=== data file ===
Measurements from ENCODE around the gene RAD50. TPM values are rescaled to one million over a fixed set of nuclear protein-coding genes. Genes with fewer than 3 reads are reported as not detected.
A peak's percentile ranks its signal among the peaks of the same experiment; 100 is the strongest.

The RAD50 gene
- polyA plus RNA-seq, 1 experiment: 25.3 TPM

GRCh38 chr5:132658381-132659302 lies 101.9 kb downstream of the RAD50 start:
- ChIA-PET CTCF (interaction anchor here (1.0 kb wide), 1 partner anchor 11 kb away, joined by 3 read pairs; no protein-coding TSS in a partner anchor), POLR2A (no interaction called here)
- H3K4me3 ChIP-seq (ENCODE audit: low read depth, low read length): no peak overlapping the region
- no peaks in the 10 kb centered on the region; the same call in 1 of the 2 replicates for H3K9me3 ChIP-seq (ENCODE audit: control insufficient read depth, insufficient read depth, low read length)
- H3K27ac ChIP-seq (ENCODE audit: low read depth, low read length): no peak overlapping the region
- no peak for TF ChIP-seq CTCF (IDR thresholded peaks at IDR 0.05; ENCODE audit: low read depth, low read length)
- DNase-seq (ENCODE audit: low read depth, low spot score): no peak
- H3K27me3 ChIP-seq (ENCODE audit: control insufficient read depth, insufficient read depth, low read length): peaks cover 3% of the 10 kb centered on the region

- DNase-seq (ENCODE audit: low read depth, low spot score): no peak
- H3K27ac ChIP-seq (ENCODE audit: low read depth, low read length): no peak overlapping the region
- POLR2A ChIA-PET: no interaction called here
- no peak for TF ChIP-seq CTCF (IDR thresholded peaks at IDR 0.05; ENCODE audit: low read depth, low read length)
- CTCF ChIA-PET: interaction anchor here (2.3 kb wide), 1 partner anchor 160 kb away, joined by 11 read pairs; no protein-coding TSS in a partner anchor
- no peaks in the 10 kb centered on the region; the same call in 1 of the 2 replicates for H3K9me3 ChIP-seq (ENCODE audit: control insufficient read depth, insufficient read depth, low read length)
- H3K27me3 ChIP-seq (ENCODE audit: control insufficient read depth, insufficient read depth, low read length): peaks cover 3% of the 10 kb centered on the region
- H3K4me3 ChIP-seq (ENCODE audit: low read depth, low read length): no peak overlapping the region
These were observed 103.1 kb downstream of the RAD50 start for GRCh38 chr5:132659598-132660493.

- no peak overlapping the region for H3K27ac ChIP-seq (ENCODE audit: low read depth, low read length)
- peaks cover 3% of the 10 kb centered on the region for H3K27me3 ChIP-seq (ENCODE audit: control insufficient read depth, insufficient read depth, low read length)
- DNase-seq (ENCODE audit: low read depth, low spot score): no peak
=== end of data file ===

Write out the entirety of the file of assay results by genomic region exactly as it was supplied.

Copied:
Measurements from ENCODE around the gene RAD50. TPM values are rescaled to one million over a fixed set of nuclear protein-coding genes. Genes with fewer than 3 reads are reported as not detected.
A peak's percentile ranks its signal among the peaks of the same experiment; 100 is the strongest.

The RAD50 gene
- polyA plus RNA-seq, 1 experiment: 25.3 TPM

GRCh38 chr5:132658381-132659302 lies 101.9 kb downstream of the RAD50 start:
- ChIA-PET CTCF (interaction anchor here (1.0 kb wide), 1 partner anchor 11 kb away, joined by 3 read pairs; no protein-coding TSS in a partner anchor), POLR2A (no interaction called here)
- H3K4me3 ChIP-seq (ENCODE audit: low read depth, low read length): no peak overlapping the region
- no peaks in the 10 kb centered on the region; the same call in 1 of the 2 replicates for H3K9me3 ChIP-seq (ENCODE audit: control insufficient read depth, insufficient read depth, low read length)
- H3K27ac ChIP-seq (ENCODE audit: low read depth, low read length): no peak overlapping the region
- no peak for TF ChIP-seq CTCF (IDR thresholded peaks at IDR 0.05; ENCODE audit: low read depth, low read length)
- DNase-seq (ENCODE audit: low read depth, low spot score): no peak
- H3K27me3 ChIP-seq (ENCODE audit: control insufficient read depth, insufficient read depth, low read length): peaks cover 3% of the 10 kb centered on the region

- DNase-seq (ENCODE audit: low read depth, low spot score): no peak
- H3K27ac ChIP-seq (ENCODE audit: low read depth, low read length): no peak overlapping the region
- POLR2A ChIA-PET: no interaction called here
- no peak for TF ChIP-seq CTCF (IDR thresholded peaks at IDR 0.05; ENCODE audit: low read depth, low read length)
- CTCF ChIA-PET: interaction anchor here (2.3 kb wide), 1 partner anchor 160 kb away, joined by 11 read pairs; no protein-coding TSS in a partner anchor
- no peaks in the 10 kb centered on the region; the same call in 1 of the 2 replicates for H3K9me3 ChIP-seq (ENCODE audit: control insufficient read depth, insufficient read depth, low read length)
- H3K27me3 ChIP-seq (ENCODE audit: control insufficient read depth, insufficient read depth, low read length): peaks cover 3% of the 10 kb centered on the region
- H3K4me3 ChIP-seq (ENCODE audit: low read depth, low read length): no peak overlapping the region
These were observed 103.1 kb downstream of the RAD50 start for GRCh38 chr5:132659598-132660493.

- no peak overlapping the region for H3K27ac ChIP-seq (ENCODE audit: low read depth, low read length)
- peaks cover 3% of the 10 kb centered on the region for H3K27me3 ChIP-seq (ENCODE audit: control insufficient read depth, insufficient read depth, low read length)
- DNase-seq (ENCODE audit: low read depth, low spot score): no peak